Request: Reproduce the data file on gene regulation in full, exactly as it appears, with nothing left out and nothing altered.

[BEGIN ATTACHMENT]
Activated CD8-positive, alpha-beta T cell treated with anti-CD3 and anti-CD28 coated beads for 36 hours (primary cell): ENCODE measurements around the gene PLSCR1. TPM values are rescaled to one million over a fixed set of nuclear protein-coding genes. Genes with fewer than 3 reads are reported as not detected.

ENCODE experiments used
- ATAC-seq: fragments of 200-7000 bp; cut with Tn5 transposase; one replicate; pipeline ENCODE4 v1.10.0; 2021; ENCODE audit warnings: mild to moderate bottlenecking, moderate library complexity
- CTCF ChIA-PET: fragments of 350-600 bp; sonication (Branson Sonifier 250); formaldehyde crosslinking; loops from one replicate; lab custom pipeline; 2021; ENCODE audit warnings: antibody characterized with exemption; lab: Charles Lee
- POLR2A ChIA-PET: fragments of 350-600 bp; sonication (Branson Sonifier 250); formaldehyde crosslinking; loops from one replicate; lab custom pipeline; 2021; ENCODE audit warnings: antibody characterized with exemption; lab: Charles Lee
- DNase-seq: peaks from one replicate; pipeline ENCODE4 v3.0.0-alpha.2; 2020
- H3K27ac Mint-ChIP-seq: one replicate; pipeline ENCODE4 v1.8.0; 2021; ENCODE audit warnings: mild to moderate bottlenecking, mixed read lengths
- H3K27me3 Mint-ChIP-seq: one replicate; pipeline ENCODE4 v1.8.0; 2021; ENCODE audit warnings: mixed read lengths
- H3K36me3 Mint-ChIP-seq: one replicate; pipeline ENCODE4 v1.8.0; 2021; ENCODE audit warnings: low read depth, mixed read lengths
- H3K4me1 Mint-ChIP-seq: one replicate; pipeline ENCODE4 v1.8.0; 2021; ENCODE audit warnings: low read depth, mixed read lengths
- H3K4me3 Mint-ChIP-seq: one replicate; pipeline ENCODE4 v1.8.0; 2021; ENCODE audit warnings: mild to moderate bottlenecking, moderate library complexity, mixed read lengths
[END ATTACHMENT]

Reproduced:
Activated CD8-positive, alpha-beta T cell treated with anti-CD3 and anti-CD28 coated beads for 36 hours (primary cell): ENCODE measurements around the gene PLSCR1. TPM values are rescaled to one million over a fixed set of nuclear protein-coding genes. Genes with fewer than 3 reads are reported as not detected.

ENCODE experiments used
- ATAC-seq: fragments of 200-7000 bp; cut with Tn5 transposase; one replicate; pipeline ENCODE4 v1.10.0; 2021; ENCODE audit warnings: mild to moderate bottlenecking, moderate library complexity
- CTCF ChIA-PET: fragments of 350-600 bp; sonication (Branson Sonifier 250); formaldehyde crosslinking; loops from one replicate; lab custom pipeline; 2021; ENCODE audit warnings: antibody characterized with exemption; lab: Charles Lee
- POLR2A ChIA-PET: fragments of 350-600 bp; sonication (Branson Sonifier 250); formaldehyde crosslinking; loops from one replicate; lab custom pipeline; 2021; ENCODE audit warnings: antibody characterized with exemption; lab: Charles Lee
- DNase-seq: peaks from one replicate; pipeline ENCODE4 v3.0.0-alpha.2; 2020
- H3K27ac Mint-ChIP-seq: one replicate; pipeline ENCODE4 v1.8.0; 2021; ENCODE audit warnings: mild to moderate bottlenecking, mixed read lengths
- H3K27me3 Mint-ChIP-seq: one replicate; pipeline ENCODE4 v1.8.0; 2021; ENCODE audit warnings: mixed read lengths
- H3K36me3 Mint-ChIP-seq: one replicate; pipeline ENCODE4 v1.8.0; 2021; ENCODE audit warnings: low read depth, mixed read lengths
- H3K4me1 Mint-ChIP-seq: one replicate; pipeline ENCODE4 v1.8.0; 2021; ENCODE audit warnings: low read depth, mixed read lengths
- H3K4me3 Mint-ChIP-seq: one replicate; pipeline ENCODE4 v1.8.0; 2021; ENCODE audit warnings: mild to moderate bottlenecking, moderate library complexity, mixed read lengths